Feeding - How Much and How Often

A basic guideline for the daily amount of raw food for your adult carnivore is 2-5% of its ideal weight split into 2 meals. (Example- For 3% use .30 X ideal weight = oz of food) Please remember, this is only a guide. Some will need more, and some will need less. Age, activity level and appetite are a few things that need to be considered. You know your pet best, if it's chubby give it less food, if it’s thin give it more food.   

Kittens & pups grow quickly and need to eat several times a day as well as expectant/lactating mothers and working dogs. Because every carnivore is different, there is no exact standard formula. Portions can be weighed (which is a good idea) for exact amounts. You can pick up a kitchen scale for around $15.

Once your pet’s body is fully transitioned to raw food, it will need less food because of its bioavailability.  Meaning the nutrient dense raw food is easily and fully absorbed with very little waste. Nourished Pet food does not contain garden vegetables or other fillers so very small almost odorless stools are another great benefit! We recommend feeding our blends alone so all of the nutrients are absorbed fully and properly. 

Note: Always return the container with the remaining food to the refrigerator directly after filling their bowl or plate and before serving your pets. This way you will never get distracted and forget to put the food back in the cold frig leaving it out to get warm (like we have in the past.) After thawing in the refrigerator, use within 3-5 days. 


If you are going to supplement their meals, feed them the alternative food or snack separately from their raw feasts. (If they eat food other than raw animal protein, their stools will probably not be small, firm and odorless) Lightly fermented vegetables are a great snack if they will eat them. Some dogs love them and others not so much. (They're good for the human too) You can also safely fast your healthy dog once a week with a meaty raw bone. (Never fast a thin or unhealthy animal or a cat).  Give them raw meaty bones to gnaw on throughout the day with no other food. Raw meaty bones are also a great treat in between regular meals for good dental health.  Plus, a raw prey diet is highly recommended by top veterinarians.


We also want to stress the importance of Rotation feeding. Monthly rotating between the different meat proteins (prey) will give them the needed variety of essential nutrients and fats similar to in the wild.  Animals can make most of their own vitamins when they are fed their natural diet.  Mix the new protein with their current protein to gradually make the switch.  Eating living grass and greens is also essential for a healthy balance.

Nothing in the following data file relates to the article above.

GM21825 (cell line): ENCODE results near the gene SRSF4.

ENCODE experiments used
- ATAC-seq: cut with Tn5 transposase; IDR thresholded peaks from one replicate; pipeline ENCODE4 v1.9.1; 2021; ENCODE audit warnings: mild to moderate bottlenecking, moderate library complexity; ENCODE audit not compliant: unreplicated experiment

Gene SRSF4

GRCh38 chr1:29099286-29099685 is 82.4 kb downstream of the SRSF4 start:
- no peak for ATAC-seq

You can find additional feeding information throughout our site. 

We will update this site with new feasts as more healthy meat sources become readily available to us. We are very picky about the quality of our ingredients and will only use top quality, sold for human consumption, USDA and mostly organic meat. 

Know what's in your pets food.  If you need a translator to read the ingredients, then it's not from nature and your pets body will know that too and not recognize it as real food. Without real food, its very likely health problems will develop. Make your pet a nourished pet.

Bones and Meat Chunks

Feeding Raw Meaty Bones

There are a couple reasons to feed your carnivores raw meaty bones. The most important is for healthy teeth and gums. Gnawing on certain types of raw meaty bones cleans their teeth naturally by rubbing off any plaque before it can adhere to the teeth and gums. If you check out a coyote or cougars teeth you'll see they are clean, strong and healthy. (We wouldn't advise it though) It's important that the bone fit the pet. When it comes to bones, size matters! Dogs and cats that want to gulp and swallow big bony pieces may be better candidates for poultry necks, thighs, and wings. Poultry bones are lighter, less dense, and can be easily digested even when swallowed whole.  Cats do really well with chicken necks, small animal ribs, wings and medium size chunks of dense muscle meat. A large or weight bearing bone will not have the same affect and should only be given to dogs for recreation and while being supervised. 


The second reason for feeding bones is for the natural glucosamine and chondroitin to keep their joints in good health. Cartilage bones, knuckle bones, beef and bison trachea, tails and poultry feet are abundant with natural (bioavailable) glucosamine and can be fed as a treat or in a broth in place of using a synthetic supplement. Your pets body will recognize bones as real food and use the nutrients as such.